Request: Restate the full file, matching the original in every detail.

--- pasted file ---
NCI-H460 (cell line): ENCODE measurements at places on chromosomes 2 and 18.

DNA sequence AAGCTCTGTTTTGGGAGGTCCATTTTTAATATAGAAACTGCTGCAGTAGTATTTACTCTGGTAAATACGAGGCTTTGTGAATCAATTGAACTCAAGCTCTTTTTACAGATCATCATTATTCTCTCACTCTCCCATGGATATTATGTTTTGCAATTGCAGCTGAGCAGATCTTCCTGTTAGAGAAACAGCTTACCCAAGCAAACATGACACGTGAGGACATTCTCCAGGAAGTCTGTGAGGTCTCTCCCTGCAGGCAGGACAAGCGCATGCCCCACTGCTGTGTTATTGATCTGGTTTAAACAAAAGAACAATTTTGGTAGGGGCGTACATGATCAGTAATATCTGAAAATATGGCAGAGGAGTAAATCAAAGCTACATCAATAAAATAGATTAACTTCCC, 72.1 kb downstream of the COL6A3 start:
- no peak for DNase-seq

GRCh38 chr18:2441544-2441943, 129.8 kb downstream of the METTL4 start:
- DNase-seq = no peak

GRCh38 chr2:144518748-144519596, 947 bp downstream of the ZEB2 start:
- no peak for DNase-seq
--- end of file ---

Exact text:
NCI-H460 (cell line): ENCODE measurements at places on chromosomes 2 and 18.

DNA sequence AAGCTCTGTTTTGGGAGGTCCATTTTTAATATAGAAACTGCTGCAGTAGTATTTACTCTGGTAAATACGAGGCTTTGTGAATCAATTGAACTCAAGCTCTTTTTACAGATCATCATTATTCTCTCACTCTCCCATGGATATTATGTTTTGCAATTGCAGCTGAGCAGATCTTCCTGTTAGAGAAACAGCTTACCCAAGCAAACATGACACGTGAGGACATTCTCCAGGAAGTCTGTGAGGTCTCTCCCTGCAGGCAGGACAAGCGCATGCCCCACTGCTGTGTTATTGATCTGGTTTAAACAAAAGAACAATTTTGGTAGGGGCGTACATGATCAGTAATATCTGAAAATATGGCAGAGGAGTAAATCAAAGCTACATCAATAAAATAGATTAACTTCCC, 72.1 kb downstream of the COL6A3 start:
- no peak for DNase-seq

GRCh38 chr18:2441544-2441943, 129.8 kb downstream of the METTL4 start:
- DNase-seq = no peak

GRCh38 chr2:144518748-144519596, 947 bp downstream of the ZEB2 start:
- no peak for DNase-seq